what an incredible day today! shot b roll with Rajesh Barnabas. first we filmed liz nicolas doing yoga in her beautiful garden, then we shot lauren jimerson and her son angel processing corn and creating art at the iroquois white corn project in victor, finally i had dinner with the beautiful Kristin Hocker and Pamela Kim at sinbad’s – ate excellent food and talked and talked until they closed. why i love rochester so much.
my airbnb host is bonnie gloris, an artist, and her artwork is everywhere in the house. love it ?
bonniegloris #art #rochesterny
Transcribing interviews for my new doc ‘The Injured Body’
Anti-racism consultant, yoga instructor, and attorney Liz Nicolas (owner of Black Amethyst) speaks about ‘prophetic imagination’:
‘I think that we’ve been socialized to make sure that white people are okay. So that we can be okay. And that is a sad, violent way to exist. I’m not interested in doing that anymore. So I’ve been trying to take steps in the other direction. I’m still not sure what that world can fully look like… It feels like something that’s so different than what my experience has been. And it feels like there’s this way in which I’m just waking up to it, being aware of it, seeing it, and trying to figure out how can I exist differently? How can I breathe differently? How can I be differently? How can I be different than what’s been happening – the ways in which I get squished out, or the ways in which I have to almost lop off parts of myself in order to fit into some white, patriarchal structure. Not interested in that anymore.’
microaggressions #racism #patriarchy #feminism #womenofcolor #film #documentary #theinjuredbody #neelumfilms #rochesterny #microaggressionsareracism #microaggressionsarereal
Whatever is true for space and time, this much is true for place: we are immersed in it and could not do without it. To be at all—to exist in any way— is to be somewhere, and to be somewhere is to be in some kind of place. Place is as requisite as the air we breathe, the ground on which we stand, the bodies we have. We are surrounded by places. We walk over and through them. We live in places, relate to others in them, die in them. Nothing we do is unplaced.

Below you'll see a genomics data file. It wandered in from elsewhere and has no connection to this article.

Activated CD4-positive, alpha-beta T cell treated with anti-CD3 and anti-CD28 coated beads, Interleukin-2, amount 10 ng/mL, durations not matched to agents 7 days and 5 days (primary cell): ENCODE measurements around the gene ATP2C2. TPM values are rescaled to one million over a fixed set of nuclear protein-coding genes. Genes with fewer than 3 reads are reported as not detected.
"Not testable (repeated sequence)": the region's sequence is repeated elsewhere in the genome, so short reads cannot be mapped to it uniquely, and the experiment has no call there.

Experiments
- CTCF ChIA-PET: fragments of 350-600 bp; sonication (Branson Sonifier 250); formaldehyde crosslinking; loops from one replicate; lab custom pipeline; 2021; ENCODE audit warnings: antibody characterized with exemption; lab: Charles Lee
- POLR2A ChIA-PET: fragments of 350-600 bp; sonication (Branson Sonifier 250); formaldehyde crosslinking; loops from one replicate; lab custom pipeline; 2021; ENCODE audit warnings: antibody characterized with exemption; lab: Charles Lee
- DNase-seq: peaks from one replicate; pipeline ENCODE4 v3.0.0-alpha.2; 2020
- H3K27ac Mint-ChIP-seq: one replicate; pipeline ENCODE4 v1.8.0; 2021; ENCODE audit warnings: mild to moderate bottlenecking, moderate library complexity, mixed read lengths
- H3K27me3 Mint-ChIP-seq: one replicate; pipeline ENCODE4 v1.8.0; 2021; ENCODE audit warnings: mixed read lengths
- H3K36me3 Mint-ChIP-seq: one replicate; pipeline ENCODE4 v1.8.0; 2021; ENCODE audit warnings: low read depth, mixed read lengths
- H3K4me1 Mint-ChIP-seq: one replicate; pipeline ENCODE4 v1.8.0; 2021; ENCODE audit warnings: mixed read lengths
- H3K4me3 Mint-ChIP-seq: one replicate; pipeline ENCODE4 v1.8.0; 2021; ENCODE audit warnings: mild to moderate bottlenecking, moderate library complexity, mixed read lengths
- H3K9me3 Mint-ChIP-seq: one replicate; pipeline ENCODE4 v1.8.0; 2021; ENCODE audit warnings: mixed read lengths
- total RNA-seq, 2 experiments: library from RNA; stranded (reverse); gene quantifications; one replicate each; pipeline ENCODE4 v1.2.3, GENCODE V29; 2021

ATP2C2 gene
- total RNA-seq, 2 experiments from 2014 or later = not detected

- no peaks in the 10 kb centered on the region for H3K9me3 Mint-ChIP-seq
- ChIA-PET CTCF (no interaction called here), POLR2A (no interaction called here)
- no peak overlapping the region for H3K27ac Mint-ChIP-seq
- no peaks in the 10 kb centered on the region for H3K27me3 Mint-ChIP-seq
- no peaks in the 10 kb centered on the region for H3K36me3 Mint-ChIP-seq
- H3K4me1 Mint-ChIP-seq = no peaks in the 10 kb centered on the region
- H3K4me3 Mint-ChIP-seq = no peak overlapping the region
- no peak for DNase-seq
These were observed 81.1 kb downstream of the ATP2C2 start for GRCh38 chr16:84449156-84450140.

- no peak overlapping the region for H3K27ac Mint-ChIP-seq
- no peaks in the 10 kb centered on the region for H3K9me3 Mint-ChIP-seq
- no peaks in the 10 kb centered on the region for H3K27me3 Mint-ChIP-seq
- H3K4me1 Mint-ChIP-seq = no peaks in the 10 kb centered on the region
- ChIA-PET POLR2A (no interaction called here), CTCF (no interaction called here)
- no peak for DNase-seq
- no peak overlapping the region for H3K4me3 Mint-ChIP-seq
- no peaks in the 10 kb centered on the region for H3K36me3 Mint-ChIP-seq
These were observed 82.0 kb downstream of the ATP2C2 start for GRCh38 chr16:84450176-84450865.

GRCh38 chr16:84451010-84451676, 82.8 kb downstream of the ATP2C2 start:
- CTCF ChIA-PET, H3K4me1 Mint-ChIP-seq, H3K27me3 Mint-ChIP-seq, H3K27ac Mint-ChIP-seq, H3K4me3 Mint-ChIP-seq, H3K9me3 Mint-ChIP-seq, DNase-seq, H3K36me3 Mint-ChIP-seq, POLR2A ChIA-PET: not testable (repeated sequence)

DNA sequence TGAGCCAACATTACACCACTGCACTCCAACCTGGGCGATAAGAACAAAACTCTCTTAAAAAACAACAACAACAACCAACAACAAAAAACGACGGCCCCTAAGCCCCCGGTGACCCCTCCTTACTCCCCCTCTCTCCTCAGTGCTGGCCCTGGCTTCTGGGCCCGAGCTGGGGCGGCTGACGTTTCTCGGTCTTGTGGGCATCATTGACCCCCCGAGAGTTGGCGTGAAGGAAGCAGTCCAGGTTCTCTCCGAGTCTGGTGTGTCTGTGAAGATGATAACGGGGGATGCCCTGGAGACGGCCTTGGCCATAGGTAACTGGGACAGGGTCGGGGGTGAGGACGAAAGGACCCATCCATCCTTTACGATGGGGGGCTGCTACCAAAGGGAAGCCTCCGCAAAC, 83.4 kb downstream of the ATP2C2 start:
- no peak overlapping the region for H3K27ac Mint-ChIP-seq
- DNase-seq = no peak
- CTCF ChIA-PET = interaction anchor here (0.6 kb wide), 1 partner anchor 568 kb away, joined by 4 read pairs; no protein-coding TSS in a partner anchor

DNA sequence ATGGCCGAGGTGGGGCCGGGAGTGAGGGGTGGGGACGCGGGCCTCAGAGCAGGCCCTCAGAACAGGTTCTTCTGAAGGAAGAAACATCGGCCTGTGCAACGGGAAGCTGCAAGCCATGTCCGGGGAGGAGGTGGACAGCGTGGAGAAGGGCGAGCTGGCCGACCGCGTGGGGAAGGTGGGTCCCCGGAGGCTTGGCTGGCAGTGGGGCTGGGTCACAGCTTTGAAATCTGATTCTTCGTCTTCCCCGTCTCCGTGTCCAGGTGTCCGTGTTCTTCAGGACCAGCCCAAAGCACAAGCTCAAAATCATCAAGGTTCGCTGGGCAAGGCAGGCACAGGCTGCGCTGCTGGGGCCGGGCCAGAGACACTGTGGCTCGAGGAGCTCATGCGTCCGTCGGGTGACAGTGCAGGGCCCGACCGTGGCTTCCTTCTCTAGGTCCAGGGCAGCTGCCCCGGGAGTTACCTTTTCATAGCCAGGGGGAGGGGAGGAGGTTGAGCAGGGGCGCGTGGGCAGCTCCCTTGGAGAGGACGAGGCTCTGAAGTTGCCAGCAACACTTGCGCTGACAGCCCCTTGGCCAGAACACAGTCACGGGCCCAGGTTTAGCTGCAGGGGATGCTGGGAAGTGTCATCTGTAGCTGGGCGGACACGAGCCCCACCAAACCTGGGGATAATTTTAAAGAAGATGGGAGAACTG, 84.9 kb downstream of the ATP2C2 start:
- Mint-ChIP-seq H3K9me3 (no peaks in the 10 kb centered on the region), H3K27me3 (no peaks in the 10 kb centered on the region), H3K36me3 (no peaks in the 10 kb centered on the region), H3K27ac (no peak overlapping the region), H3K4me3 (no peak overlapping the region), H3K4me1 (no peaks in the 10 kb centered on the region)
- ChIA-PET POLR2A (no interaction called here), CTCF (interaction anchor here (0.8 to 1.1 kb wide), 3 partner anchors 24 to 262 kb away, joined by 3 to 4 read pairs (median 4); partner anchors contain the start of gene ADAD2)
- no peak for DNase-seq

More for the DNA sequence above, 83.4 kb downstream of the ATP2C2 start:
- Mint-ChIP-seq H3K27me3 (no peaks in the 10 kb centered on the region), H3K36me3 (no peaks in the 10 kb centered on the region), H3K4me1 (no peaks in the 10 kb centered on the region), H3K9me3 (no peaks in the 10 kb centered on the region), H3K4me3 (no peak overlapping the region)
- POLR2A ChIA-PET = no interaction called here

[Edward Casey in The Fate of Place: A Philosophical History] Watercolor by Sarfraz Musawir
over time, it has become more and more difficult for me to fall in love with a writer and their writing. but here is one who can move me. thrilled to get this in the mail. cannot wait to read and write about this book. thank u so much sejal <3
Transcribing interviews for my new doc ‘The Injured Body’
Lauren Jimerson, art therapist and fine artist, originally from the Cattaraugus Indian Reservation, near Buffalo, shares the story of a recent micro-aggression:
And she’s like, ‘Where do I know you from?’ and, I said, ‘I don’t know’, like I go a lot of places… I said, ‘Well, I’m affiliated with Ganondagan, have you ever been there?’ And she said no. And then she made a comment about how she thought, or she knew (I feel like she might have said she knew) I had to be Asian, or Oriental, or she said something like that. And, I personally took offense to it.
And it’s not the thought of being Asian. It’s connected to this idea that Native Americans look a certain way. You know, due to images that are out there, in mainstream media, and there’s also the concept of like, all the Indians are dead, you know, like they don’t exist anymore. And even though I mentioned Ganondagan and at one point I said something about being Native American, she still was like, I was Asian.
microaggressions #racism #womenofcolor #film #documentary #theinjuredbody #neelumfilms #rochesterny #microaggressionsareracism #microaggressionsarereal
Nabeeha Chaudhary’s piece about the invisibility of Muslim women in msm, for which she interviewed me and others. Muslim women need to write, direct and produce their own stories. More here.